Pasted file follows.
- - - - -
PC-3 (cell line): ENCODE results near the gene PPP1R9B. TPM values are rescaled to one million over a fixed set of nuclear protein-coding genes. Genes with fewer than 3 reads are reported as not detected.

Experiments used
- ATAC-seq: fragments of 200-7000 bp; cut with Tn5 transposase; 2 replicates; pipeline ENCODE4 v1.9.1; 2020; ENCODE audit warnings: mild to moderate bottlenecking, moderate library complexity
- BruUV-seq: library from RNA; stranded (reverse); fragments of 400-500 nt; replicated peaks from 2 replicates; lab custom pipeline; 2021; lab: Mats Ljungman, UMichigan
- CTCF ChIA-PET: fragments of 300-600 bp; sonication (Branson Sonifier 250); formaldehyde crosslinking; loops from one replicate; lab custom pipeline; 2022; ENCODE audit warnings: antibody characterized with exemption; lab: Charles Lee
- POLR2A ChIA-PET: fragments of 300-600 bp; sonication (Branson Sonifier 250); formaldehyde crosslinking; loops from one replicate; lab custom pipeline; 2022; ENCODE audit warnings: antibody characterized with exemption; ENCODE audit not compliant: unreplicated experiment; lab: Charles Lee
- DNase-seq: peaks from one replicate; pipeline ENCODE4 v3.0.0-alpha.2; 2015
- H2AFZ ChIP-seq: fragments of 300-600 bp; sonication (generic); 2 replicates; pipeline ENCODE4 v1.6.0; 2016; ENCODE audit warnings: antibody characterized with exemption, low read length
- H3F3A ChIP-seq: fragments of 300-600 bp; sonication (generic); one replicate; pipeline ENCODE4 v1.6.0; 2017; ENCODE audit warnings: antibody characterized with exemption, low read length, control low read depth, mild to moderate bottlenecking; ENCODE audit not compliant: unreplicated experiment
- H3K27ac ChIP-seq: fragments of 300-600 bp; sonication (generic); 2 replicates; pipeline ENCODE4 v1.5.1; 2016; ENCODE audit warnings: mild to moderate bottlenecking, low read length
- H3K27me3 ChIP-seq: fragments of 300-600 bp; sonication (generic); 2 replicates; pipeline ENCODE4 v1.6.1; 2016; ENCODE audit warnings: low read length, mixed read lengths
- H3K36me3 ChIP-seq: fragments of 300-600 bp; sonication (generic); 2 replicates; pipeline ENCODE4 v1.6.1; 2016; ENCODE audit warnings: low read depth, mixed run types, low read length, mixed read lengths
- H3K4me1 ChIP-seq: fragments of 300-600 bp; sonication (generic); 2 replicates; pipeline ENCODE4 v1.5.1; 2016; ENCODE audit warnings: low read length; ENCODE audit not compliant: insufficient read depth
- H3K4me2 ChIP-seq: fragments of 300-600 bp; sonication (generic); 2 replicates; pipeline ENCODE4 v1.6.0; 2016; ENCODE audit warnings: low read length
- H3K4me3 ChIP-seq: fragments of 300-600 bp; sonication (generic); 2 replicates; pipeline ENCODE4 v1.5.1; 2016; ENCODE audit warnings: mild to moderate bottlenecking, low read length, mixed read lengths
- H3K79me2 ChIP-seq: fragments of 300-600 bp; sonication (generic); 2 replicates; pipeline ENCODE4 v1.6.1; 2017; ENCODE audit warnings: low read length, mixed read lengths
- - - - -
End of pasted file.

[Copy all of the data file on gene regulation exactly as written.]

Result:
PC-3 (cell line): ENCODE results near the gene PPP1R9B. TPM values are rescaled to one million over a fixed set of nuclear protein-coding genes. Genes with fewer than 3 reads are reported as not detected.

Experiments used
- ATAC-seq: fragments of 200-7000 bp; cut with Tn5 transposase; 2 replicates; pipeline ENCODE4 v1.9.1; 2020; ENCODE audit warnings: mild to moderate bottlenecking, moderate library complexity
- BruUV-seq: library from RNA; stranded (reverse); fragments of 400-500 nt; replicated peaks from 2 replicates; lab custom pipeline; 2021; lab: Mats Ljungman, UMichigan
- CTCF ChIA-PET: fragments of 300-600 bp; sonication (Branson Sonifier 250); formaldehyde crosslinking; loops from one replicate; lab custom pipeline; 2022; ENCODE audit warnings: antibody characterized with exemption; lab: Charles Lee
- POLR2A ChIA-PET: fragments of 300-600 bp; sonication (Branson Sonifier 250); formaldehyde crosslinking; loops from one replicate; lab custom pipeline; 2022; ENCODE audit warnings: antibody characterized with exemption; ENCODE audit not compliant: unreplicated experiment; lab: Charles Lee
- DNase-seq: peaks from one replicate; pipeline ENCODE4 v3.0.0-alpha.2; 2015
- H2AFZ ChIP-seq: fragments of 300-600 bp; sonication (generic); 2 replicates; pipeline ENCODE4 v1.6.0; 2016; ENCODE audit warnings: antibody characterized with exemption, low read length
- H3F3A ChIP-seq: fragments of 300-600 bp; sonication (generic); one replicate; pipeline ENCODE4 v1.6.0; 2017; ENCODE audit warnings: antibody characterized with exemption, low read length, control low read depth, mild to moderate bottlenecking; ENCODE audit not compliant: unreplicated experiment
- H3K27ac ChIP-seq: fragments of 300-600 bp; sonication (generic); 2 replicates; pipeline ENCODE4 v1.5.1; 2016; ENCODE audit warnings: mild to moderate bottlenecking, low read length
- H3K27me3 ChIP-seq: fragments of 300-600 bp; sonication (generic); 2 replicates; pipeline ENCODE4 v1.6.1; 2016; ENCODE audit warnings: low read length, mixed read lengths
- H3K36me3 ChIP-seq: fragments of 300-600 bp; sonication (generic); 2 replicates; pipeline ENCODE4 v1.6.1; 2016; ENCODE audit warnings: low read depth, mixed run types, low read length, mixed read lengths
- H3K4me1 ChIP-seq: fragments of 300-600 bp; sonication (generic); 2 replicates; pipeline ENCODE4 v1.5.1; 2016; ENCODE audit warnings: low read length; ENCODE audit not compliant: insufficient read depth
- H3K4me2 ChIP-seq: fragments of 300-600 bp; sonication (generic); 2 replicates; pipeline ENCODE4 v1.6.0; 2016; ENCODE audit warnings: low read length
- H3K4me3 ChIP-seq: fragments of 300-600 bp; sonication (generic); 2 replicates; pipeline ENCODE4 v1.5.1; 2016; ENCODE audit warnings: mild to moderate bottlenecking, low read length, mixed read lengths
- H3K79me2 ChIP-seq: fragments of 300-600 bp; sonication (generic); 2 replicates; pipeline ENCODE4 v1.6.1; 2017; ENCODE audit warnings: low read length, mixed read lengths